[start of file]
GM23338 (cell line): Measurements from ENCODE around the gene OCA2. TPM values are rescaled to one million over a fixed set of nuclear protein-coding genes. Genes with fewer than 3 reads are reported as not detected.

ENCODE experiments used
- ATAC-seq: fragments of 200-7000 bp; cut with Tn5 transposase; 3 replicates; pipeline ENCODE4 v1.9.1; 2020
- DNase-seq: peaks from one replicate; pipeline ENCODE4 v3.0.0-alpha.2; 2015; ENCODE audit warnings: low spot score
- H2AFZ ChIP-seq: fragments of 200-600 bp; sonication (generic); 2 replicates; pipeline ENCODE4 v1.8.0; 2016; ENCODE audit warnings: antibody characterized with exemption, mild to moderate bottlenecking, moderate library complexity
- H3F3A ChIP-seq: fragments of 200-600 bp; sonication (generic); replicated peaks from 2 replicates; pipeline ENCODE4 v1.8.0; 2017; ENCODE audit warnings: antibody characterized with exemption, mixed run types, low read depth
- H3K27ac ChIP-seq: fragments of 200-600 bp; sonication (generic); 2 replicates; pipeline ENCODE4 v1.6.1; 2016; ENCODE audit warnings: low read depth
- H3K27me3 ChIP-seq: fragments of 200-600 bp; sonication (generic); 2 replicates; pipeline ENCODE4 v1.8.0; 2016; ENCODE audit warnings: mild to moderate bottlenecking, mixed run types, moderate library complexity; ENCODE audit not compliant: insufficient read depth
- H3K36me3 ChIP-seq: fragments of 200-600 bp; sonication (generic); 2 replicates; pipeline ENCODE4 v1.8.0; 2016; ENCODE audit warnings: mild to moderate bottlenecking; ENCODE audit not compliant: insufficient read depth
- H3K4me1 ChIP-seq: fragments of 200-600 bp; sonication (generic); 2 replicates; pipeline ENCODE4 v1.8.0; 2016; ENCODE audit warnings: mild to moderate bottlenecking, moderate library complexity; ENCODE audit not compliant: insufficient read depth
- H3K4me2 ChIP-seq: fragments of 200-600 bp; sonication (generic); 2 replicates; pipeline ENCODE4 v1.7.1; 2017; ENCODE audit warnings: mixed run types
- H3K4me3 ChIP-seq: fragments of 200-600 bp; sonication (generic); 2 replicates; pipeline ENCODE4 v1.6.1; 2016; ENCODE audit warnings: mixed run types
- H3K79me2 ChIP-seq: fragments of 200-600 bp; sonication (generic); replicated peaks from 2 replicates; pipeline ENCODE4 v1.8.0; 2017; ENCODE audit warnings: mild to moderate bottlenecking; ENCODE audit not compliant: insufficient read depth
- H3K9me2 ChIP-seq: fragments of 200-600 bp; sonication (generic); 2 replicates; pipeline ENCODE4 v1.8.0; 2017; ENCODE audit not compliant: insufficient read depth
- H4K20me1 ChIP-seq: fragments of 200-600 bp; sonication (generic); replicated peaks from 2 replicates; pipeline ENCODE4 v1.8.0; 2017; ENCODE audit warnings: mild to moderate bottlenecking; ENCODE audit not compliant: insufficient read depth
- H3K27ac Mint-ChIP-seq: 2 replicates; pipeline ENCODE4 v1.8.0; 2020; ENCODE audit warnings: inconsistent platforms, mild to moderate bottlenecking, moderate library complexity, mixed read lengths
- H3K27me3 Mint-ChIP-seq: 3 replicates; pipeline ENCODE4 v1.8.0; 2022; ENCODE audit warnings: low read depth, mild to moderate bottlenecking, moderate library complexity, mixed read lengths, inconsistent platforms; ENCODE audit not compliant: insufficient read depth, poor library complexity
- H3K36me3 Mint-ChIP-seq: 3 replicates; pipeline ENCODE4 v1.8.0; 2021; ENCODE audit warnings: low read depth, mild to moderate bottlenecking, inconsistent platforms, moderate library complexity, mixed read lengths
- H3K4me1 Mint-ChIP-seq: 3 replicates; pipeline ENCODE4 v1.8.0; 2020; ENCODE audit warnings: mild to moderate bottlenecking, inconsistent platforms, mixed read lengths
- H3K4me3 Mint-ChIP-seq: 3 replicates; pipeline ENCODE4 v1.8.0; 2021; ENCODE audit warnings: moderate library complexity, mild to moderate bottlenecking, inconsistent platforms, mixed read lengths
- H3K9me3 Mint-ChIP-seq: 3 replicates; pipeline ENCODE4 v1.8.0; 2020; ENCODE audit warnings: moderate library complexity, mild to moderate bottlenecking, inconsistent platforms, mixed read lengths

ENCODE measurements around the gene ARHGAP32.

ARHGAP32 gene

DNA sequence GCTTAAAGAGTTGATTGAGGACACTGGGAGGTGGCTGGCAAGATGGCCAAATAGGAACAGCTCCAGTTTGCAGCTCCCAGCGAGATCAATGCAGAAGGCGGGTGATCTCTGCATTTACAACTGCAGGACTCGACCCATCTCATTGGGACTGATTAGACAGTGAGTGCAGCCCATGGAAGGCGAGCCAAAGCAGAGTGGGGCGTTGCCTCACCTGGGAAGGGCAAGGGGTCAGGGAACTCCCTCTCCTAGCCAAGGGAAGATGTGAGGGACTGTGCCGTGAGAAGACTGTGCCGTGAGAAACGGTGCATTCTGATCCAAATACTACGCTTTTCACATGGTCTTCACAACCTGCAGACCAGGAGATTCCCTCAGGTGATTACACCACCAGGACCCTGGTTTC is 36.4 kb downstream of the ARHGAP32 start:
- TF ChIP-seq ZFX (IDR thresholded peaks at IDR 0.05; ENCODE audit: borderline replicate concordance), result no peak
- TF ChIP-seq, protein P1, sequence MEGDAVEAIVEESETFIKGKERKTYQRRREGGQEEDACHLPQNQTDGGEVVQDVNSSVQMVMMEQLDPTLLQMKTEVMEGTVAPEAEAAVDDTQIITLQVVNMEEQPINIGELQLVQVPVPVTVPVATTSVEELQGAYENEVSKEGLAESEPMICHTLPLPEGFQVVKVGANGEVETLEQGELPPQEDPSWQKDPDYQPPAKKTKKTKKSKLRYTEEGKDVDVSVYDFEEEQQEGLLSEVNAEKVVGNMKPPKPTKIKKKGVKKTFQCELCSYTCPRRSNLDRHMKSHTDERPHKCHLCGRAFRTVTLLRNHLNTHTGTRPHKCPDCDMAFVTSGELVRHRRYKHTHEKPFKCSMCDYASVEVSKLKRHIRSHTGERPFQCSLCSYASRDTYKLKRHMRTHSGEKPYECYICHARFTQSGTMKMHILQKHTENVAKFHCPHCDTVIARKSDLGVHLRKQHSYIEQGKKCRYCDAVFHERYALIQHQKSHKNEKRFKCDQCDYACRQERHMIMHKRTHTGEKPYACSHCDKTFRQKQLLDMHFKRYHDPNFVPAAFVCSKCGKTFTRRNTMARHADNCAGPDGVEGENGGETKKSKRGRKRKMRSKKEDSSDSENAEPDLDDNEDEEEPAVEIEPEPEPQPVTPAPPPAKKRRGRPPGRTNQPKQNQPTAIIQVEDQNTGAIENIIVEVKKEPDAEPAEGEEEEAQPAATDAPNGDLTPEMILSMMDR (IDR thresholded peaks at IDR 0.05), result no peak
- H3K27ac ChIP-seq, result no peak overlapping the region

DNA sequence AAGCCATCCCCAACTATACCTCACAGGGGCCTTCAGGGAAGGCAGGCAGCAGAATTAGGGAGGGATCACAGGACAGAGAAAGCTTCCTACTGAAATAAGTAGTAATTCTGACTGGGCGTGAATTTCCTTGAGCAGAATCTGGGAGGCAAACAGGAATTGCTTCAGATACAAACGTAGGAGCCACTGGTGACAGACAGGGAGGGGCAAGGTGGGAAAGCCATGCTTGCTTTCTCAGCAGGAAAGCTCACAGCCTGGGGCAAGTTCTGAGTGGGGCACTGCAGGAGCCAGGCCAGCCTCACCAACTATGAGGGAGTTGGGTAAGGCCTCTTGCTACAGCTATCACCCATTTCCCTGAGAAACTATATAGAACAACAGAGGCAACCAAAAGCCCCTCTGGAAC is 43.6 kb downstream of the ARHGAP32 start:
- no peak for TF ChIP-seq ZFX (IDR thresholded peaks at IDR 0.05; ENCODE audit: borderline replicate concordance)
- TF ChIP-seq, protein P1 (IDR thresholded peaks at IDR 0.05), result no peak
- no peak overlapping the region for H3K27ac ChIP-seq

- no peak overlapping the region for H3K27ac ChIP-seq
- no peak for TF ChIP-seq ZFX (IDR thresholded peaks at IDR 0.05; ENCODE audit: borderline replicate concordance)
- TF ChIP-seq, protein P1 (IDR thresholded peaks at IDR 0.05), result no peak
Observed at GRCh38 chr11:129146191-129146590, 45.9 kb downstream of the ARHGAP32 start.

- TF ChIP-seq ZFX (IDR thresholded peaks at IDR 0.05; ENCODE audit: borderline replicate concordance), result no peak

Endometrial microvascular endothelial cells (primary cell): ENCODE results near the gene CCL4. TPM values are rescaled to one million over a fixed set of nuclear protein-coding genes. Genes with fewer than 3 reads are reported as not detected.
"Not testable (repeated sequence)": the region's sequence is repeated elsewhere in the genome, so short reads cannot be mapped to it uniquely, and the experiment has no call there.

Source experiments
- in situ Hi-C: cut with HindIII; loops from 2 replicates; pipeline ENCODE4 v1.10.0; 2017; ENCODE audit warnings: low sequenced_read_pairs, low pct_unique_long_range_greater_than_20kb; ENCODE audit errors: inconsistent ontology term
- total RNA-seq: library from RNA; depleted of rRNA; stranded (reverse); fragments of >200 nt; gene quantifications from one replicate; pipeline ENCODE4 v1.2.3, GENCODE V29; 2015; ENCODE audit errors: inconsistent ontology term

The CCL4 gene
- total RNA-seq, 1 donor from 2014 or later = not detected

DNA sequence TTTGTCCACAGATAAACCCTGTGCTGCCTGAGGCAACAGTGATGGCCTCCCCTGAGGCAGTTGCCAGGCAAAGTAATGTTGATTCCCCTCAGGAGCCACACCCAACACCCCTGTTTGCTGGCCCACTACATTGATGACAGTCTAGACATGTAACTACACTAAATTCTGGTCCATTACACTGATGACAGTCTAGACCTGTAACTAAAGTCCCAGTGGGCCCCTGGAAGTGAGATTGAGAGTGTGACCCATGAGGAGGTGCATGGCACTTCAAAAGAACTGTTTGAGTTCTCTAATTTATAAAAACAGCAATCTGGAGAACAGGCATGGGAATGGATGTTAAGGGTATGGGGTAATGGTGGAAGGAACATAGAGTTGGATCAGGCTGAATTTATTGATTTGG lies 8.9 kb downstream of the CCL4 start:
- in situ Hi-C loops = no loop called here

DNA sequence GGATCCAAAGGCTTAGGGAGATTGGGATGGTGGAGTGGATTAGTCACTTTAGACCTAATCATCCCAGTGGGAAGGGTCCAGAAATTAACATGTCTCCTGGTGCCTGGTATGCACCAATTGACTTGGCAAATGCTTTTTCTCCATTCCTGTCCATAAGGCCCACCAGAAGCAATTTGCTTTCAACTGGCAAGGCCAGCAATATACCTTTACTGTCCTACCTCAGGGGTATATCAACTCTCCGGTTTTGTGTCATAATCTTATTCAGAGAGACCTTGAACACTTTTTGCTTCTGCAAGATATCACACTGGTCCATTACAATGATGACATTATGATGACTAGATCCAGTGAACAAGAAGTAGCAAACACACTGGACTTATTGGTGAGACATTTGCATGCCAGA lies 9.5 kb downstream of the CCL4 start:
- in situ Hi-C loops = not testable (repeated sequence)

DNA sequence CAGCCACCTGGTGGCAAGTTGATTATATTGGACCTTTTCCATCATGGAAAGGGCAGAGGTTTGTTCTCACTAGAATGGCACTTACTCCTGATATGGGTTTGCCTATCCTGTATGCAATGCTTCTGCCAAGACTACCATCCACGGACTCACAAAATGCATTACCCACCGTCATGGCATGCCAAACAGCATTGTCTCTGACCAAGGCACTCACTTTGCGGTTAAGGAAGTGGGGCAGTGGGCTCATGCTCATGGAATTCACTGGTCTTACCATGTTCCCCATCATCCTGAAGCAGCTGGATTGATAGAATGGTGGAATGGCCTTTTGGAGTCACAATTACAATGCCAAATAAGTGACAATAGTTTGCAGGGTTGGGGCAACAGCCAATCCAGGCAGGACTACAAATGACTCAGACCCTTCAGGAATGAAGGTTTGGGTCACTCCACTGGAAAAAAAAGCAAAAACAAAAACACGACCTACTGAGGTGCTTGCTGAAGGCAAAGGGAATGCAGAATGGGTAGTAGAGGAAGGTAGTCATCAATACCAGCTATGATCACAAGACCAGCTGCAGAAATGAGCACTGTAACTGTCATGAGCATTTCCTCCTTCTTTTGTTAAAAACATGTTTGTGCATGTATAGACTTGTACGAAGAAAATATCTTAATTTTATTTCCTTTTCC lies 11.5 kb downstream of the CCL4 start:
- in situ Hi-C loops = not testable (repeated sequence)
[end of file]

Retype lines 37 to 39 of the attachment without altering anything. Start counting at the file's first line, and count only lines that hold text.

Endometrial microvascular endothelial cells (primary cell): ENCODE results near the gene CCL4. TPM values are rescaled to one million over a fixed set of nuclear protein-coding genes. Genes with fewer than 3 reads are reported as not detected.
"Not testable (repeated sequence)": the region's sequence is repeated elsewhere in the genome, so short reads cannot be mapped to it uniquely, and the experiment has no call there.

Source experiments